J.C.: I’ve used a number of things. I generally have become more comfortable with Google Keyword Planner, I guess it’s called now. I used to really hate the new interface when they swapped from the old tool to the new one and it took me a while to adjust and stop feeling outbursts of rage. But it’s kind of grown on me. Another one that I’ve been using recently is KeywordTool.io. I’ve found it to be useful.

Joe: Have you seen KWFinder.com?

J.C.: It sounds familiar.

Joe: It’s simple to use and is my new favorite tool for quick and easy keyword research. It’s more simple than the GoogleKeyword Planner and makes it easier to find keywords faster

J.C.: Cool, I like the look of it.

Joe: I do too and definitely think it’s worth checking out. Ok, let’s move on to Thursday. What happens on Thursdays?

J.C.: Thursday is actually a bit unorthodox, and it’s not something I’ve stolen from Brad Geddes. I spend as much time as I can learning about the client’s line of business. I schedule a block of time to look for discussions of their brand and their products online to learn more about the industry specific jargon and vocabulary.

This is especially difficult for me when I’m working in a type of company that I’m not a consumer of the goods. Women’s apparel would be an example that had a big a learning curve for me. I didn’t know about different types of cotton, different types of silk, and different dress cuts, which means I didn’t know what a boatneck was or knotted skirts and things like that, and I really had to lean on my female family members for answers and also just Googling a lot, picking up books, and reading publications and other things like that.

I’ve noticed that, at least from my experience, you don’t often get a full creative brief that you might get if you were working on a more conventional ad account. So what I often do is look at all the advertising, all the marketing, all the interviews for the people at the particular company that I’m doing work for and take notes and look for their taglines and hooks that they use in their other material to make sure that what I’m writing in the copy matches because that really matters in some cases, especially when they’re spending a lot on display and TV or if they have physical locations with certain signs, signage, slogans, and things like that. I want to make sure that what I’m writing is in line with the brand.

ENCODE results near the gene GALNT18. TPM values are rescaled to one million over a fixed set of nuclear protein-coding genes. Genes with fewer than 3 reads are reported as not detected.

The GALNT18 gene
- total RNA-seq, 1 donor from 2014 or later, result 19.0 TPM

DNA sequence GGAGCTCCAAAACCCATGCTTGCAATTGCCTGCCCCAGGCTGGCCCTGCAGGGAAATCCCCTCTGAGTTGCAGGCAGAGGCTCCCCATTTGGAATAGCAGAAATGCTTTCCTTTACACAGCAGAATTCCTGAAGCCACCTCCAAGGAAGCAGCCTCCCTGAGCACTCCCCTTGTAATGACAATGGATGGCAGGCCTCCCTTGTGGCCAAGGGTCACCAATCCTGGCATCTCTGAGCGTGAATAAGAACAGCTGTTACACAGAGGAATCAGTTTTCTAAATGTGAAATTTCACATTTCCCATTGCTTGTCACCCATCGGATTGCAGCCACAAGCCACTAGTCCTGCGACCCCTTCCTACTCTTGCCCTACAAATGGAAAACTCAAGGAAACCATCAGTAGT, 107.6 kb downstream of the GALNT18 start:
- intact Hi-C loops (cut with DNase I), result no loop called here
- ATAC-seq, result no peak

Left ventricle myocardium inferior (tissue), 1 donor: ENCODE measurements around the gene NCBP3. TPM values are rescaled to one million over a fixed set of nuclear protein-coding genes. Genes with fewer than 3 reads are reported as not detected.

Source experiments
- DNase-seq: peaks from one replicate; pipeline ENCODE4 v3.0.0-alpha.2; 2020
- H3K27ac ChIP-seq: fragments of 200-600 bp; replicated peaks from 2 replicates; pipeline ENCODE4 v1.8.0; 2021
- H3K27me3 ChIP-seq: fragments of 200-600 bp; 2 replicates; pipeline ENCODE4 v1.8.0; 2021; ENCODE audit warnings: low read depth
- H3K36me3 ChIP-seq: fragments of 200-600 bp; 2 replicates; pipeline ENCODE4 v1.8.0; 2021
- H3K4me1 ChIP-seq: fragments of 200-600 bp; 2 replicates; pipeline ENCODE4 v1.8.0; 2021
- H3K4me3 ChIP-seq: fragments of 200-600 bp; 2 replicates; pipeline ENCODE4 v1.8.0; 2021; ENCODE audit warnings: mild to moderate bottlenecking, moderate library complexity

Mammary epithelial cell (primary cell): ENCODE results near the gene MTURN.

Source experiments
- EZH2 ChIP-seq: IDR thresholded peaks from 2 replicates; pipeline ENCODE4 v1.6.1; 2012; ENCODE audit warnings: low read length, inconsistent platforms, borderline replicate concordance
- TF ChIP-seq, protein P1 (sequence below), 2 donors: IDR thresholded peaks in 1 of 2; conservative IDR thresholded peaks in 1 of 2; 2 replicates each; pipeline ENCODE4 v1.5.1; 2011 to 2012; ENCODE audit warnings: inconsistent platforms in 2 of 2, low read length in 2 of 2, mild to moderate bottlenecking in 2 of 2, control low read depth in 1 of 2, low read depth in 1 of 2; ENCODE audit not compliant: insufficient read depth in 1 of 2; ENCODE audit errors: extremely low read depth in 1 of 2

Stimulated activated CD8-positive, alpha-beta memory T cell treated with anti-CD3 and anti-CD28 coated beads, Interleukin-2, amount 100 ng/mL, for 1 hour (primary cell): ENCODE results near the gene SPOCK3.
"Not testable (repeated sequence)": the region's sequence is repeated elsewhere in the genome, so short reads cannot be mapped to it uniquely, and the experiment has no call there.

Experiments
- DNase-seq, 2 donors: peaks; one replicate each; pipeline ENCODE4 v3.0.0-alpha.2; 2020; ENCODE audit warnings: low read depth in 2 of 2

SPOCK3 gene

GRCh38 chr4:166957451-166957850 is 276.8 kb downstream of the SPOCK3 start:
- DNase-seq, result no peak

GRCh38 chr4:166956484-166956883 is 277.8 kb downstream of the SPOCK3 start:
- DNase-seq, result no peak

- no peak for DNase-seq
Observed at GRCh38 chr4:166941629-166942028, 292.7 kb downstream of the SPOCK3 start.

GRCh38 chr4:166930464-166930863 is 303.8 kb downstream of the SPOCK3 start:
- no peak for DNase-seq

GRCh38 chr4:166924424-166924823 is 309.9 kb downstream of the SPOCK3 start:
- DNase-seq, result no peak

It’s also necessary, like I mentioned before, if it’s an industry that I’m personally not familiar with, to find out what kind of questions to ask for keyword research. It’s easier to do keyword research based on whatever’s already on the website and just to leave it at that. And I think that’s what a lot of people do, but you can sometimes find very attractive keyword opportunities if you look a little deeper into the industry and what kind of language the salespeople and the customers use to describe the product. Because often you’ll find people use rather unconventional terms and those are good for further research.

Joe: Would Amazon reviews be something you would check out?

J.C.: Absolutely.

Joe: That’s very interesting. I don’t know if I would’ve thought to spend some time one day a week to learn more about the business which obviously is very important and makes sense. If you’re doing it once a week it’s less daunting, and you don’t have to learn everything at one time. I can see this being very helpful.

J.C.: Yeah, consistently I hear from clients that they’re surprised that I take the time and effort and initiative to do it. I think it’s very useful and important to do. I kind of picked this up when I was doing more SEO and not PPC because I wound up working assignments on a lot of industries that are a little bit obscure but lucrative. If you look at the top industries, a lot of them are pretty boring, like insurance. I’ve had to read a lot about that stuff. It’s more interesting to me to learn more about strange lines of business that are not necessarily things that consumers know about themselves. It also gives me weird things to talk about at bars.